Weaver Winter Wonderland Lights Up Northern CA- #LightFight #ABCTVEvent #StarWarsEvent
With Season 2 in full swing, it’s beginning to look a lot like Christmas with ABC’s hit holiday decorating competition series The Great Christmas Light Fight. A few weeks ago we helped to usher in the kick off to the new season with none other than “The Great Christmas Light Fight” host & judge Carter Oosterhouse and his wife, actress Amy Smart where we joined with them for some fun and frolic. This show is especially near and dear to my heart as last season, one of my neighbor’s houses, Weaver Wonderland aka The Disney House, took home the grand prize during Season 1.
Northern California is known for many things- The Golden Gate Bridge, Sourdough French Bread, as the gateway to Wine Country, Luther Burbank, and Charles Schultz and the gang from Peanuts. But at Christmas time, Northern California, specifically Rohnert Park up in Sonoma Country, in known for one thing and one thing only- the Weaver Winter Wonderland. Haven’t heard of the Weaver Winter Wonderland, otherwise known in our neighborhood as the Disney Christmas House? Last year our hometown holiday favorites, Weaver’s Winter Wonderland was featured on and won ABC’s “The Great Christmas Light Fight.” The show showcases families from all over the United States competing to have the greatest light display. Competitors were chosen through a nationwide search, based on creative and over the top designs. The most spectacular part of it all is, Weaver does it all for the children, and to see the happiness on their faces.
Weaver developed a passion for Christmas and decorating that goes back to the early 90s. Each year his light display grew bigger and bigger. When his passion finally outgrew the Weaver house years ago, it started migrating to the homes of neighbors. On a nearby lawn, the “Island of Misfit Toys” are displayed. The Abominable Snowman towers higher than one neighbor’s home. Jessica Rabbit poses on another next-door lawn. Weaver looks forward to creating his work of art all year, like a kid waiting for Christmas morning. However, things don’t really get serious until the fall. “I usually start in the first week of October with planning what to do for new neighbors or maybe adding a new display for someone,” Weaver said. “Over the years we’ve added new cutout displays — like Mr. Magoo, Spongebob, and the Smurfs.”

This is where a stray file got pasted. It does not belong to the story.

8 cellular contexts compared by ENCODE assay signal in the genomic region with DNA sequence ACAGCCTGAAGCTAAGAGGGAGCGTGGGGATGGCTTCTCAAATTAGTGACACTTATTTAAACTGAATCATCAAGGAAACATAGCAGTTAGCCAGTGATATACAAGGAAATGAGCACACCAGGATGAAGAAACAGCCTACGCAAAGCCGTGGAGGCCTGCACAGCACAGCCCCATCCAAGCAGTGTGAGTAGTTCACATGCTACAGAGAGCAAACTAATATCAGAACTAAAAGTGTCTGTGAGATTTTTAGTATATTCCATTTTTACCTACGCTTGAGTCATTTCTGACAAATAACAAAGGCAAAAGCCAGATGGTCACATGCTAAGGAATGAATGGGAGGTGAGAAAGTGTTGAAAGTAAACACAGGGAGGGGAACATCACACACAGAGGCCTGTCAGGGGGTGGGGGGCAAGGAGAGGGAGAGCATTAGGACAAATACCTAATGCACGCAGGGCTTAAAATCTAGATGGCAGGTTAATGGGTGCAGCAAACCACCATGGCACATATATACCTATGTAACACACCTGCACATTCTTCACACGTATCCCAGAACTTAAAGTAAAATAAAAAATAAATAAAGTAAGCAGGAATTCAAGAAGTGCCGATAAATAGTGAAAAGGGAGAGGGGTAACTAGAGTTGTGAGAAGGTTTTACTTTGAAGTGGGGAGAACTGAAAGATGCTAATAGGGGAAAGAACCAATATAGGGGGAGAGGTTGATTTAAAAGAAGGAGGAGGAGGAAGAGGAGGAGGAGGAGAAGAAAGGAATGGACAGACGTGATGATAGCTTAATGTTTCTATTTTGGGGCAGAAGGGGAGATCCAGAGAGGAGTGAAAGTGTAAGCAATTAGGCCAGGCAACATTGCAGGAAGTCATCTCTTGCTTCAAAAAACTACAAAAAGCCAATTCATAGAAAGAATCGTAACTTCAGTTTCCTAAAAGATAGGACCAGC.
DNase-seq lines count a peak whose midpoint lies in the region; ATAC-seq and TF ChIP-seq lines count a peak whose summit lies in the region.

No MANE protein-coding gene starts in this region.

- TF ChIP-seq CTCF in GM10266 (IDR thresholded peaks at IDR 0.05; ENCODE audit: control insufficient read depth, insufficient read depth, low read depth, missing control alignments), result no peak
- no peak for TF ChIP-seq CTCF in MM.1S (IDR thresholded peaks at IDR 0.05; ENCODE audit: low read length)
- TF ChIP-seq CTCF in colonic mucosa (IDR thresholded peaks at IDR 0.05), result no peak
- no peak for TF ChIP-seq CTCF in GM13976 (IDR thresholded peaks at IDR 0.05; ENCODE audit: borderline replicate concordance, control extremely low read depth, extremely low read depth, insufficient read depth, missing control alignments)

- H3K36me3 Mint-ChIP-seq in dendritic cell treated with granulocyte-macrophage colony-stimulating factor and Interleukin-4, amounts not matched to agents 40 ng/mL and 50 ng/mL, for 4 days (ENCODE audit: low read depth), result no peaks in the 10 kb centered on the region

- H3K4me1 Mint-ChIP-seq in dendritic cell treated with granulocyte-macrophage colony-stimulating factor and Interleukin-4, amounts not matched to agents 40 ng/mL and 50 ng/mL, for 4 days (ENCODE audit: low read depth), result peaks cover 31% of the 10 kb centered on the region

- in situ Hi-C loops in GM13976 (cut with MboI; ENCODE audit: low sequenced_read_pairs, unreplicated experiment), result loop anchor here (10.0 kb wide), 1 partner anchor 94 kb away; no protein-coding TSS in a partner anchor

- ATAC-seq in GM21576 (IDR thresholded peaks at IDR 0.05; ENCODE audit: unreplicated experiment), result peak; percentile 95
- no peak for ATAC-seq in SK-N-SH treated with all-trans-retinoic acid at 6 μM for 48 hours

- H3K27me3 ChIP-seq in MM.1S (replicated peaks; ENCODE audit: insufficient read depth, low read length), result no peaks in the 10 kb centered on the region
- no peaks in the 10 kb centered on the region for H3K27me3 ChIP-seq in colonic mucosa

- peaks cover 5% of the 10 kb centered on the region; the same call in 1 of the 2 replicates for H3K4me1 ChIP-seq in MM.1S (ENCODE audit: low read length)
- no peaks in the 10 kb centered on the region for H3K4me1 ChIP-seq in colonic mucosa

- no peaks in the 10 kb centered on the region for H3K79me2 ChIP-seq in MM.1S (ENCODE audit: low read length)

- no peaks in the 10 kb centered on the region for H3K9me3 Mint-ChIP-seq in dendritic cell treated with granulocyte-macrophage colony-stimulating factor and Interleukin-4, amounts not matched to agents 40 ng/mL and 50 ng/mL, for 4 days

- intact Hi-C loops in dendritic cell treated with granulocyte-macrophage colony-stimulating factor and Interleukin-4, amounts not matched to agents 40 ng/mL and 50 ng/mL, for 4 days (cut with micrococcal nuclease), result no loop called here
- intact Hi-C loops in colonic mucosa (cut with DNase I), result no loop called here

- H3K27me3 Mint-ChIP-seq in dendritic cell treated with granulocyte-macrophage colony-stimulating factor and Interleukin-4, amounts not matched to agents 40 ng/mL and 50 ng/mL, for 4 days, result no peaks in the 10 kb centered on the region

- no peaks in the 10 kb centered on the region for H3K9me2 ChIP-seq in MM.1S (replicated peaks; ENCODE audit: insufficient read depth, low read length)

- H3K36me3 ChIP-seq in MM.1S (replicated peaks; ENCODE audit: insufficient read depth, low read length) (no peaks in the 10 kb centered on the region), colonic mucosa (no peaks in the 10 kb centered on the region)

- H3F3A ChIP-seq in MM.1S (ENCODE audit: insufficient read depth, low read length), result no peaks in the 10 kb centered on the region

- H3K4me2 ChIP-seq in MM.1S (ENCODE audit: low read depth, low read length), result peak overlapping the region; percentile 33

“One of my neighbors really wanted to add the Smurfs because her kids and grandkids really liked the Smurfs so I made them for her.” This year, in keeping with the “Frozen” phenomenon sweeping the nation, visitors will find a giant Queen Elsa and Anna as one of the featured centerpieces. Also incorporated into this holiday spectacular are trees from his mother that she worked on as she was going through chemo, his beloved dog complete with her actual dog collar and ashes mixed into the paint used on her life sized cutout as well as a complete Lion King display as a tribute to his father who helped guide Scott back on his journey of life. Always a man of giving back to the town that has been so good to him, Scott puts out a donation box with the proceeds helping to keep many of the high school programs that have gone by the way of state budget cuts.
For almost 20 years now, the Weavers have transformed their Rohnert Park home into a castle with over 300 handcrafted characters, 40,000 lights, a waterfall, a tower, a train and a bubble machine. His self-described “Weaver Winter Wonderland” gets bigger every year. The display, a labor of love, takes Scott over a month of 12-hour days to set up. Each year Weaver is only given five weeks of vacation from his job as a grocery worker at Lucky’s in Larkspur. He sets aside four of those weeks for preparation.
“During those weeks leading up to December I am working seven days a week — anywhere from eight to 12 hours a day.” Currently Scott has about 20 of his neighbors involved in the displays as well as students from the local high school who receive community service hours for working on the project. “It’s great to work with the kids and get to know the people in the community,” Weaver said. “Plus, they get a lot out of it learning how to set-up displays and use tools.”